Nautilus was built in 1946 by US Navy Captain Hyman G. Rickover, a brilliant Russian-born engineer who joined the US nuclear program. In 1947, he became responsible for the Navy’s nuclear propulsion program and began work on an atomic submarine.
Viewed as a fanatic by his critics, Rickover managed to develop and deliver the world’s first nuclear submarine years ahead of schedule. In 1952, the keel of Nautilus was laid by President Harry S. Truman, and on January 21, 1954, First Lady Mamie Eisenhower broke a bottle of champagne on the bow as she was released into the Thames River at Groton, Connecticut. On September 30, 1954, she was given her mission clearance, first operating with nuclear power on the morning of January 17, 1955.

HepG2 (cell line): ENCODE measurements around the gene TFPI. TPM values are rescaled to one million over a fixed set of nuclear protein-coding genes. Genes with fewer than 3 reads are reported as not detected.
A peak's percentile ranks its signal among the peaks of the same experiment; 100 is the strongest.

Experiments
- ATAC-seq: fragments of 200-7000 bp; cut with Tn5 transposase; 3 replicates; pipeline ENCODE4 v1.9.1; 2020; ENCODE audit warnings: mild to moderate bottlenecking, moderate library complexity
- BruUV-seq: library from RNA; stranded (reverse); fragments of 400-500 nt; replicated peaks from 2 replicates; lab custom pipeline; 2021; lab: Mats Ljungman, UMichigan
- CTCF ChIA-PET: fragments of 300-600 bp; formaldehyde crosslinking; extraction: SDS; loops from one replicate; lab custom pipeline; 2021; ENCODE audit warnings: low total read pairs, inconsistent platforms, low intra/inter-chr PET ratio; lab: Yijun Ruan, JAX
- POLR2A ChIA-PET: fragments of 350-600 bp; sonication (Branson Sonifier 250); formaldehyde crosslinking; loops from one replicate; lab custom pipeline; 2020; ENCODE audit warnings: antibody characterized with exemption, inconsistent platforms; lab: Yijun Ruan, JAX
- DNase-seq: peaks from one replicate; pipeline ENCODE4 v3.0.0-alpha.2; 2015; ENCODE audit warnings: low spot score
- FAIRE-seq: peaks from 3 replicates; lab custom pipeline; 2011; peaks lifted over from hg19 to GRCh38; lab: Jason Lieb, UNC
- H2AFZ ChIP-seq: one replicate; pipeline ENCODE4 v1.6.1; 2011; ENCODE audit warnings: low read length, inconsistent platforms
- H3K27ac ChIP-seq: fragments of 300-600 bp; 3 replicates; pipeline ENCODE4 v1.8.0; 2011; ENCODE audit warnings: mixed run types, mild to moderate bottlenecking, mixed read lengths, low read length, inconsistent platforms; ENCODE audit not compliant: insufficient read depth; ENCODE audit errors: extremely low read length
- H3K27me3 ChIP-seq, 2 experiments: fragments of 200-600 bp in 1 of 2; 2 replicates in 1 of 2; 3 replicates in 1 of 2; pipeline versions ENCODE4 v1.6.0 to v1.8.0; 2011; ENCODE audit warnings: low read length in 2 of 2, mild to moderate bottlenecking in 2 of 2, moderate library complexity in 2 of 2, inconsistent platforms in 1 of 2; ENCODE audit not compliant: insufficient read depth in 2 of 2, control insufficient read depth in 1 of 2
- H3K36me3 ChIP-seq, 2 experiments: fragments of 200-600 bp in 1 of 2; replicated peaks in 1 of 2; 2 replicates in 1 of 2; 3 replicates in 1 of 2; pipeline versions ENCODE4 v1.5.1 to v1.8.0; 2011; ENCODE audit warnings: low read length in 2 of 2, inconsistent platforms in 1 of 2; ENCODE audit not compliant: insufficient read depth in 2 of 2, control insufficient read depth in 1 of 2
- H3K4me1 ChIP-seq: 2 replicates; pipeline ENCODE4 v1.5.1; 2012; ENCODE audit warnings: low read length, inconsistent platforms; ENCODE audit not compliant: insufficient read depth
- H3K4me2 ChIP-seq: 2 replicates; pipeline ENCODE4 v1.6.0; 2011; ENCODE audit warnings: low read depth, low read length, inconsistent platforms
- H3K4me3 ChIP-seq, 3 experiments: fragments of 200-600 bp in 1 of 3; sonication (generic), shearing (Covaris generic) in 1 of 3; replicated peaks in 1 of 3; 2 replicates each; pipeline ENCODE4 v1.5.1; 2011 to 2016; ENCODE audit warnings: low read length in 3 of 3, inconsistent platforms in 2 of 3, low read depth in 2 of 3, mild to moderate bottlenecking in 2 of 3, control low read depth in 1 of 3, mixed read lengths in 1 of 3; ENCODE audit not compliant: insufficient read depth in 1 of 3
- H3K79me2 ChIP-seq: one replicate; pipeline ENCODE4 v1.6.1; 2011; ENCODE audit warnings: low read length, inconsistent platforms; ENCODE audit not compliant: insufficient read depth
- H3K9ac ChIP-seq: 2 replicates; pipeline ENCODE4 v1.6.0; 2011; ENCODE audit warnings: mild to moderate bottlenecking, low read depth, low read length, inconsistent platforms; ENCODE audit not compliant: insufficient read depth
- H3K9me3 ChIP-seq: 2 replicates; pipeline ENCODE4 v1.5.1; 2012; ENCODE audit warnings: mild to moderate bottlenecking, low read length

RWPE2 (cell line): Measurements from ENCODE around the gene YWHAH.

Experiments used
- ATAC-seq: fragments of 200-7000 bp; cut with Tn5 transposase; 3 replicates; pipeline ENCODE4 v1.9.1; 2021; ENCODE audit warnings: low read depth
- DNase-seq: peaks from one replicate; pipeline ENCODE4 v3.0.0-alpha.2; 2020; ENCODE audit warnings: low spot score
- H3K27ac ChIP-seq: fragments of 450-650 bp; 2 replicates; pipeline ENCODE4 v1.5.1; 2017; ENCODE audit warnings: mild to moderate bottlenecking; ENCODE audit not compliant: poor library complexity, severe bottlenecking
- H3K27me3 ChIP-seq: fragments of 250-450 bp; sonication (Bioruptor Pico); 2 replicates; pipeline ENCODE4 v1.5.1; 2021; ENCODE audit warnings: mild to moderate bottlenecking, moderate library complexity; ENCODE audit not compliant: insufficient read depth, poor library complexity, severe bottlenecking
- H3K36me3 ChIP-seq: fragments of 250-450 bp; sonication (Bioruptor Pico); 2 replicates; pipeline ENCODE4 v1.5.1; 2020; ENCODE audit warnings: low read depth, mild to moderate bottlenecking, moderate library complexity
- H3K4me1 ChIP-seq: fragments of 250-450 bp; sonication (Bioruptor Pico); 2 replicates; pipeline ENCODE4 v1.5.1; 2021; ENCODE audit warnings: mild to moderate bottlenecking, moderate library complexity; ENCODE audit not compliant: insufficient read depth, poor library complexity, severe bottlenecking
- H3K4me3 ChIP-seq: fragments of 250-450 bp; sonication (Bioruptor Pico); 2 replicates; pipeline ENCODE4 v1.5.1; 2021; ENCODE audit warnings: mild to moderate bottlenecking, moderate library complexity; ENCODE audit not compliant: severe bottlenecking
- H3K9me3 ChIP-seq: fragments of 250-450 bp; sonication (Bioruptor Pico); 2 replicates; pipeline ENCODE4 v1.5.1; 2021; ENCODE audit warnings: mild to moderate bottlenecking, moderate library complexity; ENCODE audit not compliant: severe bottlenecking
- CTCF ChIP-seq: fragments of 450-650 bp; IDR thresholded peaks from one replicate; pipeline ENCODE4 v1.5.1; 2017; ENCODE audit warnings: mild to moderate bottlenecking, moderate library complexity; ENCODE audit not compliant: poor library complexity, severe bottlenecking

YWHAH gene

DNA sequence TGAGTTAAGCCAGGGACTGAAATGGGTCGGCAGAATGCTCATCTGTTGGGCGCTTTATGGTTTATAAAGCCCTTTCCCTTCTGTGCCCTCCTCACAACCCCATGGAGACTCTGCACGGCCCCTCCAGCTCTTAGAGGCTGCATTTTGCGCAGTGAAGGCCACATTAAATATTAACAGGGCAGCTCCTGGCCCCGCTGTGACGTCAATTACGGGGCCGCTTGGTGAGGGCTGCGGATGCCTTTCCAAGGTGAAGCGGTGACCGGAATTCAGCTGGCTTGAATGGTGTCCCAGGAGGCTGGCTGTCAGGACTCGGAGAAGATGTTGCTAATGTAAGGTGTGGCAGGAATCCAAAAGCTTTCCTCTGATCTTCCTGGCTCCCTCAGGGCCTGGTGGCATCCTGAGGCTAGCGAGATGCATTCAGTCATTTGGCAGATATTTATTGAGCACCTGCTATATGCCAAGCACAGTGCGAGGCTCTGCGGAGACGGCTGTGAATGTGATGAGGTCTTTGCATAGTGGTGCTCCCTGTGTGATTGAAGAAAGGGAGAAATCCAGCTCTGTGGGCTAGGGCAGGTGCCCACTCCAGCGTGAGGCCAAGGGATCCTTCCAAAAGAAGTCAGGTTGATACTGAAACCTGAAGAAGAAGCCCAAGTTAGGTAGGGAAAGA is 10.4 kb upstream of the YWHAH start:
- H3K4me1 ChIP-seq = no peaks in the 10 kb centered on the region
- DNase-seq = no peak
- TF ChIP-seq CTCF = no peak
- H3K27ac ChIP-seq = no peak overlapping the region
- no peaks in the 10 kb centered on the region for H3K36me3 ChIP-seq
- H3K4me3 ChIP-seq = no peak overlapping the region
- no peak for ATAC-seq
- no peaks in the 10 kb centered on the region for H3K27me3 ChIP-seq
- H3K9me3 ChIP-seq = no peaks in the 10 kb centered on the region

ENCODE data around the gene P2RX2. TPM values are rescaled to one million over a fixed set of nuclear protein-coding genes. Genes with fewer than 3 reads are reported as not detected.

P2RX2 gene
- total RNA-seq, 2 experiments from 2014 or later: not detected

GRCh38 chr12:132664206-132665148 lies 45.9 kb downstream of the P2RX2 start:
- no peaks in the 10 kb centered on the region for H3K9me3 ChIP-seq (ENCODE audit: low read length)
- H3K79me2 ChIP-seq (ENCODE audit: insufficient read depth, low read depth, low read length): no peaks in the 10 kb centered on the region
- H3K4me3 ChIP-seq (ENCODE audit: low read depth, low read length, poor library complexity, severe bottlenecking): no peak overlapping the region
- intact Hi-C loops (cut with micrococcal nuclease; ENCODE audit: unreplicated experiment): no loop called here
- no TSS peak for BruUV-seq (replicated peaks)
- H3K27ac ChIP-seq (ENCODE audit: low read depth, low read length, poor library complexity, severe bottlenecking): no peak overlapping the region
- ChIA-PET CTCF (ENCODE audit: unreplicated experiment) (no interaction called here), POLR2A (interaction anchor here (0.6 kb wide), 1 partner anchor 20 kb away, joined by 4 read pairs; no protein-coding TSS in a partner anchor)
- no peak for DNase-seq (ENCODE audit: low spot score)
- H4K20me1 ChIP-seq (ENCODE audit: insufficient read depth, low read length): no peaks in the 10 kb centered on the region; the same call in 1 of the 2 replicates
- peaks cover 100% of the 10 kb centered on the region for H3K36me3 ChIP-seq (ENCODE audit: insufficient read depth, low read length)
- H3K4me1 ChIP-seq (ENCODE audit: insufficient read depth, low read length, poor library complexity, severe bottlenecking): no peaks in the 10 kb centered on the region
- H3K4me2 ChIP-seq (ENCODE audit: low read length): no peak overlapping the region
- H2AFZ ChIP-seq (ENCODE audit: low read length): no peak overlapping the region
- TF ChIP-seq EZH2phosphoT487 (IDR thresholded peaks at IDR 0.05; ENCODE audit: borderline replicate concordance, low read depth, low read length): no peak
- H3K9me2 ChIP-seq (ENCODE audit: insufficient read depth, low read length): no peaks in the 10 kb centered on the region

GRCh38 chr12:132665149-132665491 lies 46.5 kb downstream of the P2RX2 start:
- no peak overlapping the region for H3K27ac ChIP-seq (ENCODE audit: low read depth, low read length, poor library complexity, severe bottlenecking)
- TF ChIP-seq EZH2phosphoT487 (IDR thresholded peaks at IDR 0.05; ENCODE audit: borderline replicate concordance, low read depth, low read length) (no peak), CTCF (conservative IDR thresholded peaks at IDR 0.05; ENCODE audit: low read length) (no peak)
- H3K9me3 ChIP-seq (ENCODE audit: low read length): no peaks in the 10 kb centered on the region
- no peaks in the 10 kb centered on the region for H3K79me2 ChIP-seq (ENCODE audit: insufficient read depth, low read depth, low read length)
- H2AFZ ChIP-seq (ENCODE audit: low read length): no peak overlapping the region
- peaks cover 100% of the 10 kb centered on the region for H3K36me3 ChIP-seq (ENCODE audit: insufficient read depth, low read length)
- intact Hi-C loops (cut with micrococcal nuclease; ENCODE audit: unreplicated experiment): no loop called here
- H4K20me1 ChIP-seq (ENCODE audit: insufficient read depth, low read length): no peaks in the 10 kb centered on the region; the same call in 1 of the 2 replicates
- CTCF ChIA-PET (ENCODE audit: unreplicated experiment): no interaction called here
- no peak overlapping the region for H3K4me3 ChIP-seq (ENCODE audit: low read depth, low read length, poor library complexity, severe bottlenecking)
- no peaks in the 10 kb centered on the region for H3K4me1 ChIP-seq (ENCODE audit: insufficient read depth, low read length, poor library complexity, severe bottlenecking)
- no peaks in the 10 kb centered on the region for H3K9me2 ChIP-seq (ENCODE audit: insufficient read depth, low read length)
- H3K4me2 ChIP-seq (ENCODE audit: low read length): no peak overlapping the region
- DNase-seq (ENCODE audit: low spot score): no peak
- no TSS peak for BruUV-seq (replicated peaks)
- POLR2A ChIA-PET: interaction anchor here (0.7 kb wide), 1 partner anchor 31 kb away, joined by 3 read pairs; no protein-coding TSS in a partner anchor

Much larger than any diesel-electric submarine before it, the Nautilus was 319 feet long and weighed 3,180 tons. It could remain submerged for almost unlimited periods of time because its atomic engine needed no air and only a very small amount of nuclear fuel. The uranium-powered nuclear reactor produced steam that drove the propulsion turbines, allowing Nautilus to move underwater at speeds exceeding 20 knots.
USS Nautilus set numerous submarine voyage records in the early years of her service, making the first voyage under the geographic North Pole in August 1958. After a 25-year career and nearly 500,000 miles steamed, Nautilus was decommissioned on March 3, 1980. Designated a National Historic Landmark in 1982, the world’s first nuclear submarine was displayed as the Historic Ship Nautilus at the Submarine Force Museum in 1986. Groton, Connecticut.